Living Pod by David Greene (Archigram) in 1966
It has been a long time that I wanted to write a post about the short story The Thousand Dreams of Stellavista in the book Vermilion Sands written by James Graham Ballard between 1956 and 1970 (and published in 1971).
In fact, this story introduces a very peculiar type of houses that Ballard entitled Psychotropic (ethymologically: that is stimulated by the mind). Those houses physically reacts to their inhabitant’s mood and stress and thus adapt their spatiality to them.
…it consisted of six huge aluminum-shelled spheres suspended like the elements of a mobile from an enormous concrete davit. The largest sphere contained the lounge, the others successively smaller and spiraling upward into the air, the bedrooms and kitchen…
Stamers, the agent, left us sitting in the car… and switched the place on (all the houses in Vermillion Sands, it goes without saying, were psychotropic). There was a dim whirring, and the spheres tipped and began to rotate, brushing against the undergrowth.
…I got out and walked over to the entrance, the main sphere slowing as I approached, uncertainly steering a course toward me, the smaller ones following.
…As I stepped forward, it jerked away, almost in alarm, the entrance retracting and sending a low shudder through the rest of the spheres.
It’s always interesting to watch a psychotropic house try to adjust itself to strangers, particularly those at all guarded or suspicious. The responses vary, a blend of past reactions to negative emotions, the hostility of the previous tennants…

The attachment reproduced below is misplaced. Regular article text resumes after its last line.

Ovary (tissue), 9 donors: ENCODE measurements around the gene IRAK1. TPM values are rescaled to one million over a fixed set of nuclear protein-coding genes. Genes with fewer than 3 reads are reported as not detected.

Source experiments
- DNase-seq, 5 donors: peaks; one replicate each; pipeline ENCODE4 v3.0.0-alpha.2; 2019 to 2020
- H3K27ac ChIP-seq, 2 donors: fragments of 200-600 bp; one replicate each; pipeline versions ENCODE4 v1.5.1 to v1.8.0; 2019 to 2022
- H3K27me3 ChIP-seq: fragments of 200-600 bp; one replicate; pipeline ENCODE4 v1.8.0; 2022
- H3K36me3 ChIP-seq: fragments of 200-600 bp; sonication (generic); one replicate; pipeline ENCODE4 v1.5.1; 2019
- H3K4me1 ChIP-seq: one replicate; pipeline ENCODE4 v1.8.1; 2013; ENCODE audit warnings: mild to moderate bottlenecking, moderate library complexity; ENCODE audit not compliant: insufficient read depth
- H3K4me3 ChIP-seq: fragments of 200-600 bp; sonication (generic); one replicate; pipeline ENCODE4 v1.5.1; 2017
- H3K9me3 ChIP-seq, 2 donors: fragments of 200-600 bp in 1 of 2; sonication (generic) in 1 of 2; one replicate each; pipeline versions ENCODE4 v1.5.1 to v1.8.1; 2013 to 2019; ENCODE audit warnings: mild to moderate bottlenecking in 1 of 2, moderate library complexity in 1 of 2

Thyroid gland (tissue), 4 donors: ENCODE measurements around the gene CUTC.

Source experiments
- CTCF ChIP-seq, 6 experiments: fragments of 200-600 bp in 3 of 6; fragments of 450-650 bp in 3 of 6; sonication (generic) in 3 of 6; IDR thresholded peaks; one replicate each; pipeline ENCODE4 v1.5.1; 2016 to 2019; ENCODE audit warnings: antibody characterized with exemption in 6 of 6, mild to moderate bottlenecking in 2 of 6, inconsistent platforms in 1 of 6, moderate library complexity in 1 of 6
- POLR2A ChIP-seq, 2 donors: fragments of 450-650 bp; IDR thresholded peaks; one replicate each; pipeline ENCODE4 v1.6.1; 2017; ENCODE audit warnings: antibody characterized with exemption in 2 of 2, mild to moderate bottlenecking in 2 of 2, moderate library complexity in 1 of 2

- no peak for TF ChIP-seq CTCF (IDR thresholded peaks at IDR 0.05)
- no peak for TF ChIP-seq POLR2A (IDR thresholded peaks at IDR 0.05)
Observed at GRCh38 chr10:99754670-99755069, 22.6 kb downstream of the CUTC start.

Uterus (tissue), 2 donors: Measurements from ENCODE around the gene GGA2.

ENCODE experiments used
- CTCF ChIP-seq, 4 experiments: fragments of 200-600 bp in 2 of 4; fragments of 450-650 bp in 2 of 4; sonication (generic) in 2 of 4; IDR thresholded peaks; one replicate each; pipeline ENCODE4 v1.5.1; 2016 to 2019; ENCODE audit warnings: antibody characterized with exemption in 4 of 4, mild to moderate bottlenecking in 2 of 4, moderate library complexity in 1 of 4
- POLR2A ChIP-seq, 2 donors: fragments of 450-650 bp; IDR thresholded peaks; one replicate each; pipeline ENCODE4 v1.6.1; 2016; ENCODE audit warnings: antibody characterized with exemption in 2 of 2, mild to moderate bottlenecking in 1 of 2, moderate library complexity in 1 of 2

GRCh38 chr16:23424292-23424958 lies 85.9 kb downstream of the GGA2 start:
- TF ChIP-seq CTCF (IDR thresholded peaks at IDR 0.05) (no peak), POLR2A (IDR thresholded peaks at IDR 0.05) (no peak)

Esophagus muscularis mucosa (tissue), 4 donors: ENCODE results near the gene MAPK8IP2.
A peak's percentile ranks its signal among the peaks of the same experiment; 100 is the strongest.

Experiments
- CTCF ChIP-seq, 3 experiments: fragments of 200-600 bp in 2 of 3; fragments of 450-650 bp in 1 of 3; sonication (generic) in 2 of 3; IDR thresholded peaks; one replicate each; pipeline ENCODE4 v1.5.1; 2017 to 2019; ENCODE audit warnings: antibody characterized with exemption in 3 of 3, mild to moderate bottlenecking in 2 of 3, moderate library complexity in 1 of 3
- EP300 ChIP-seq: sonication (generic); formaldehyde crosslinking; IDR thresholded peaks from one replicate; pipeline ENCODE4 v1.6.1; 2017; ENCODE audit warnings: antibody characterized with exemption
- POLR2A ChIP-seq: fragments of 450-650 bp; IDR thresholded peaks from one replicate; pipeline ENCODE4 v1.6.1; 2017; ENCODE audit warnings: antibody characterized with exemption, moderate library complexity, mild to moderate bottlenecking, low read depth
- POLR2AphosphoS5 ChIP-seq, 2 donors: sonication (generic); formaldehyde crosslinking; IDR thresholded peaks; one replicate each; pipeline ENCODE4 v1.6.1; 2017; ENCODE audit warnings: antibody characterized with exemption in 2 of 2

…Stamers was fiddling desperately with the control console recessed into the wall behind the door, damping the volume down as low as possible…
He smiled thinly at me. “Circuits are a little worn. Nothing serious…”
(excerpts from Technovelgy)
Of course, like in every Ballardian narratives, as soon as a technology is described or invented, its degeneration and its loss of control has to be introduced as well. In the Thousand Dreams of Stellavista, the narrator buys a psychotropic house that used to belong to a couple whose wife killed her husband. The house remembers the crime and tries to reproduce its conditions in the same way that a patient in psychoanalysis can reconstitutes his trauma under hypnose. The narrator, in an obsessive curiosity associated by a tendency for masochism, follows this architectural ‘crisis’ until its climax when the house attempts to assassinate him.
“Then suddenly the room grew calm. A second later, just as I had raised myself on one elbow, a violent spasm shook it, twisting the walls and raising the bed off the floor. The whole house began to tremble and twist. Caught at the center of this epileptic seizure, the bedroom alternately contracted and expanded like the ventricles of a dying heart.”
This description makes me think very much to the theories of Eyal Weizman who has been interested in “forensic architecture” (see the article I wrote about urbicide) and more specifically the military strategies of crimes using building as weapons able to collapse on their inhabitants.
In the same spirit, Bernard Tschumi in its Architecture and Disjunction, in a chapter about architecture and sadism wrote: “The rooms are too small or too big, the ceilings too low or too high. Violence exercised by and through space is spatial torture.”